|Years active 1965-2001||Name Don Lane|
|Full Name Morton Donald Isaacson|
Born 13 November 1933 (1933-11-13) New York City, New York, US
Died 22 October 2009(2009-10-22) (aged 75)Sydney, New South Wales, Australia
Occupation TV presenter, actor, singer, sportscaster
Similar Bert Newton, Graham Kennedy, P. J. Lane
The best of the don lane show 1 full 1994
Don Lane (born Morton Donald Isaacson, 13 November 1933 – 22 October 2009) was an American-born talk show host and singer, best known for his television career in Australia, especially for hosting The Don Lane Show which aired on the Nine Network from 1975 to 1983.
- The best of the don lane show 1 full 1994
- Hoges don lane tribute
- Early life
- Early career
- Tonight with Don Lane 1965 1969
- Return to the United States
- The Don Lane Show 1975 1983
- Channel 10
- Sportscasting career 1991 1996
- Late television career
- Radio career
- Cabaret performer
- Personal life
- Logie awards
- Death and public memorial
Hoges don lane tribute
Lane was born Morton Donald Isaacson at the Manhattan "Flower Hospital" in New York City to a Jewish father (Jacob) and a Catholic mother (Dolly), who later converted to Judaism. Jacob "Jack" Isaacson was a sergeant in the New York City Police Department (NYPD) and Dolly was a homemaker. He was raised in The Bronx, where he attended DeWitt Clinton High School and was classmates with Judd Hirsch and Garry Marshall. By his mid-teens, due to his mother's influential personality, Isaacson had decided he wanted to be in show business. He even placed a star on his bedroom door. He started to entertain at parties he attended with his parents, usually doing a mixture of singing and comedy. He also played varsity football and basketball for DeWitt Clinton High School. Later, he gained a football and basketball scholarship to Kalamazoo College in Kalamazoo, Michigan, where he spent three years.
After leaving college, Isaacson formed a double act with his best friend Manny Glasser called "Donny and the Duke". The duo worked in local New York nightclubs for a few months before Isaacson was drafted into the US Army at age 21. He was commissioned as an officer and served in the artillery. While in the army he formed a double act with fellow soldier Murray Levine, Isaacson usually playing the comic while his partner was the straight man. The double act went on to win the All-Army entertainment contest and earned them an appearance on The Ed Sullivan Show in 1955. One year later Isaacson won the All-Army entertainment contest again as a solo act. After his mandatory service in the army, he later toured for two years entertaining troops all over the United States.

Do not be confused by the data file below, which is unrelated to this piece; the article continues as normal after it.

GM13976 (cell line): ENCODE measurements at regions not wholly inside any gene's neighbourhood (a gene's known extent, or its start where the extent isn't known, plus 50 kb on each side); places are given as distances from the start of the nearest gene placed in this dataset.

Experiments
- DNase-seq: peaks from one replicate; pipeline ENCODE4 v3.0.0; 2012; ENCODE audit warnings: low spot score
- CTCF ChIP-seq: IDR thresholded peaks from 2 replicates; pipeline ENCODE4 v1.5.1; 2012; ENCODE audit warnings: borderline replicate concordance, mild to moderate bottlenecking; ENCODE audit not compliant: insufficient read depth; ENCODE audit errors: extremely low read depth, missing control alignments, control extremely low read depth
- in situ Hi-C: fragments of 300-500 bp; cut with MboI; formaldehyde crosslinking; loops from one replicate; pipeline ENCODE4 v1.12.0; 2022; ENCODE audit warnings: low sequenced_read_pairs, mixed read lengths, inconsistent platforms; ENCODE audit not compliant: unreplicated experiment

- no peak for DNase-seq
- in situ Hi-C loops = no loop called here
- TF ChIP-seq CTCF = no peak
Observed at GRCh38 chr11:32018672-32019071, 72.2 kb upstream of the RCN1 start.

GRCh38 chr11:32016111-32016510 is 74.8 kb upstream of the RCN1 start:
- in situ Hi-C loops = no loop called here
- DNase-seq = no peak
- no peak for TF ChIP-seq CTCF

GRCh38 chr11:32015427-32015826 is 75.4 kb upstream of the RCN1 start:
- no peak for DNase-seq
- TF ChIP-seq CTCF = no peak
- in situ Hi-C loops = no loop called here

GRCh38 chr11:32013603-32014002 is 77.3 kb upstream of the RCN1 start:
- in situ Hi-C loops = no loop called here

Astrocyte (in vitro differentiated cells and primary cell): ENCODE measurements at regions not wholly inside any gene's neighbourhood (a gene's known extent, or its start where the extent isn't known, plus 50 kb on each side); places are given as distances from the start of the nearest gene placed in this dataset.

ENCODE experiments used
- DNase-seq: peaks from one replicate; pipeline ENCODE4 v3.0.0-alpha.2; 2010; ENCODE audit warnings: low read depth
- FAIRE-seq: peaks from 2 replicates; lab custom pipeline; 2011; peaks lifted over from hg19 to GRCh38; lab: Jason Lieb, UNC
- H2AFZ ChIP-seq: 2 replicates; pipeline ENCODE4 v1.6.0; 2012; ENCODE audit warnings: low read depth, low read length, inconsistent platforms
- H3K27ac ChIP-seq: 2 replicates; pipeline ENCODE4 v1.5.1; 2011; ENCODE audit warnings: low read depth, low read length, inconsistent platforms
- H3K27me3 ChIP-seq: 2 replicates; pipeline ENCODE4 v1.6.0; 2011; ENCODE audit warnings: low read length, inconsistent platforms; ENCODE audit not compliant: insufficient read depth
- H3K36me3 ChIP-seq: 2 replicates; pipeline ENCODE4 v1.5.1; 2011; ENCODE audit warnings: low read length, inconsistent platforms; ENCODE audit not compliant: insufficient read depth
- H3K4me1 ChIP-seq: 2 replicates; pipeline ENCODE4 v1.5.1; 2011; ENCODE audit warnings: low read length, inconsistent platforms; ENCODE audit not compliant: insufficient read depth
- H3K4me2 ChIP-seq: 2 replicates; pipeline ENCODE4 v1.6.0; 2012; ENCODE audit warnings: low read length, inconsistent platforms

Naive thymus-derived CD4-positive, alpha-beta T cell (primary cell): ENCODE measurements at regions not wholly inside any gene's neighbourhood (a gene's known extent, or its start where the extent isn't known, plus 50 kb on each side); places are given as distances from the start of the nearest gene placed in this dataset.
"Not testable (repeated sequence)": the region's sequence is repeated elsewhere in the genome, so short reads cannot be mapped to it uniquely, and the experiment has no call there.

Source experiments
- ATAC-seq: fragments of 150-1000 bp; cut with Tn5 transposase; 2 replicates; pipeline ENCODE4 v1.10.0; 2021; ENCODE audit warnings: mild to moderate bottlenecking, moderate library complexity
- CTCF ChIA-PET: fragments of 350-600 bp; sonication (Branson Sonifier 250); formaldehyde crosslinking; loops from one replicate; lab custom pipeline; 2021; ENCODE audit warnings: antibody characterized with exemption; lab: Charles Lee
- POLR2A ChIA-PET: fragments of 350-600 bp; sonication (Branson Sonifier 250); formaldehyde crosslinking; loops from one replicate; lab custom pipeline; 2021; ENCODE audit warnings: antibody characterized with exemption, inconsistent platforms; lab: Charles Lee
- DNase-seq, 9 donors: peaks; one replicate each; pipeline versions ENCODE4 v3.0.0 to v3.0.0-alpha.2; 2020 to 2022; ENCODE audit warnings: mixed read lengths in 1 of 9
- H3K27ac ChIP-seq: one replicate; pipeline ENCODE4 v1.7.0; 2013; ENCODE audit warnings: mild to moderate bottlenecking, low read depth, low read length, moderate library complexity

After touring the country entertaining the troops as a solo performer, Isaacson started to work his act in the New York nightclubs. It was at this time that he adopted the stage name of "Don Lane", after fellow entertainer Frankie Laine. Lane worked his act in nightclubs throughout New York, Los Angeles and the showrooms in Las Vegas. During his stint in Las Vegas, he worked alongside Wayne Newton and was often a supporting act for performers such as Sammy Davis Jr.. While in Los Angeles, Lane also worked as an actor and featured in national commercials for Coca-Cola, which Lane said "paid the bills for years". He then returned to New York and performed at weddings, nightclubs and parties.
In 1964 Lane was offered a contract to be the headline act at The Dunes Nightclub in Honolulu, Hawaii. This was his first offer to become a headliner and first guaranteed contract as a solo performer. Due to the lucrative offer The Dunes Nightclub made to him, he quickly relocated to Honolulu, where he first started to enjoy success as a headline performer. It was in Hawaii that he met his first wife, Gina, who was an exotic dancer.
Tonight with Don Lane: 1965-1969